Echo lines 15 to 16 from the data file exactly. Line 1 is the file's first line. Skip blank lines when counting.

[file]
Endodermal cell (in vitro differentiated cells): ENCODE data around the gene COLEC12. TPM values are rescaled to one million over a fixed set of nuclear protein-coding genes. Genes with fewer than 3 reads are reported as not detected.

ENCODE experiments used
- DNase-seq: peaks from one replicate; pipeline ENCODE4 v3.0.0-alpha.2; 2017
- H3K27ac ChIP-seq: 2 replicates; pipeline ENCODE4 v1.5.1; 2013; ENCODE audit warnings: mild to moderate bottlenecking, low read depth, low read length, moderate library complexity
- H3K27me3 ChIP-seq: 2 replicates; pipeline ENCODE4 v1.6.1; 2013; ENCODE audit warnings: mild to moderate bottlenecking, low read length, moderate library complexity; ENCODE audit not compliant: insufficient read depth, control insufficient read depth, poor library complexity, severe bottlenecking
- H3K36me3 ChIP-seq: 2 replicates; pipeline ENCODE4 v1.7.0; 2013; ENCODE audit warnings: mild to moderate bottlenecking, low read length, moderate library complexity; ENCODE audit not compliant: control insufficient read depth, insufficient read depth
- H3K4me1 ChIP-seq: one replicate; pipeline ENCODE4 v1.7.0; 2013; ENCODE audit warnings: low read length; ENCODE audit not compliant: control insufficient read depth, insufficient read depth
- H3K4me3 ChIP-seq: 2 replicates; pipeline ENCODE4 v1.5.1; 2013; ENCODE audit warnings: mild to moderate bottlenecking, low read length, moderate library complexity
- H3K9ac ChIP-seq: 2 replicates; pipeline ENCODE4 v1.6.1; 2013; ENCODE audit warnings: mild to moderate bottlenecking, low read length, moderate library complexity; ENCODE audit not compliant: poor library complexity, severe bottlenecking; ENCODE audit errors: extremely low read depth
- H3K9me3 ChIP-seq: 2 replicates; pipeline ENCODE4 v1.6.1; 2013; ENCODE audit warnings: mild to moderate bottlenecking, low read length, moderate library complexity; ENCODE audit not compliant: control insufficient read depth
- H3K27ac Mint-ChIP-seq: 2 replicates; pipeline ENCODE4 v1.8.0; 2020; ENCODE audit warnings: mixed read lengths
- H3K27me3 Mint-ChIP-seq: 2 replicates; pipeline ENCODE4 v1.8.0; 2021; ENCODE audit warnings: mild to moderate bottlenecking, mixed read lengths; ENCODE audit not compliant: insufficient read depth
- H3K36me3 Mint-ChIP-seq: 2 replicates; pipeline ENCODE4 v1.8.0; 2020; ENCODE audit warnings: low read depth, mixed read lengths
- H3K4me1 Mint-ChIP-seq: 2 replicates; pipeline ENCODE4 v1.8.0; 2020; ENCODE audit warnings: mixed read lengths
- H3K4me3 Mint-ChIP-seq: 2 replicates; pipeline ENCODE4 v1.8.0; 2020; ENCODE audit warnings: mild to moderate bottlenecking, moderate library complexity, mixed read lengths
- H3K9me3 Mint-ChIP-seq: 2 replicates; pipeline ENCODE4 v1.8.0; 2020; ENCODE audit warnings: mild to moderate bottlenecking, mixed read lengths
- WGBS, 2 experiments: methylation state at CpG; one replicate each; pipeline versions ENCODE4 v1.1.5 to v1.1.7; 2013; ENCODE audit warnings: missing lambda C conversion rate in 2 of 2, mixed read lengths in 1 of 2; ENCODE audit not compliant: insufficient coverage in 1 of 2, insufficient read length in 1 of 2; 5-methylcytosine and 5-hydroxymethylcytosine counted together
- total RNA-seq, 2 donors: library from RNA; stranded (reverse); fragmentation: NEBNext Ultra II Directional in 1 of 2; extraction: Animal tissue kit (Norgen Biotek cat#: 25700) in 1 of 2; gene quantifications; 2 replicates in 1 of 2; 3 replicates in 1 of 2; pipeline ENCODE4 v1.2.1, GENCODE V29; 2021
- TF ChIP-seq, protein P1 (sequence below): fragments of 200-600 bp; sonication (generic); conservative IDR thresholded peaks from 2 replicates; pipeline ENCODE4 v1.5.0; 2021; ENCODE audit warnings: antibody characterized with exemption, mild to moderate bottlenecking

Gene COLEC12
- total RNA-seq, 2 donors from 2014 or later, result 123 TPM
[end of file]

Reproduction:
- H3K4me3 Mint-ChIP-seq: 2 replicates; pipeline ENCODE4 v1.8.0; 2020; ENCODE audit warnings: mild to moderate bottlenecking, moderate library complexity, mixed read lengths
- H3K9me3 Mint-ChIP-seq: 2 replicates; pipeline ENCODE4 v1.8.0; 2020; ENCODE audit warnings: mild to moderate bottlenecking, mixed read lengths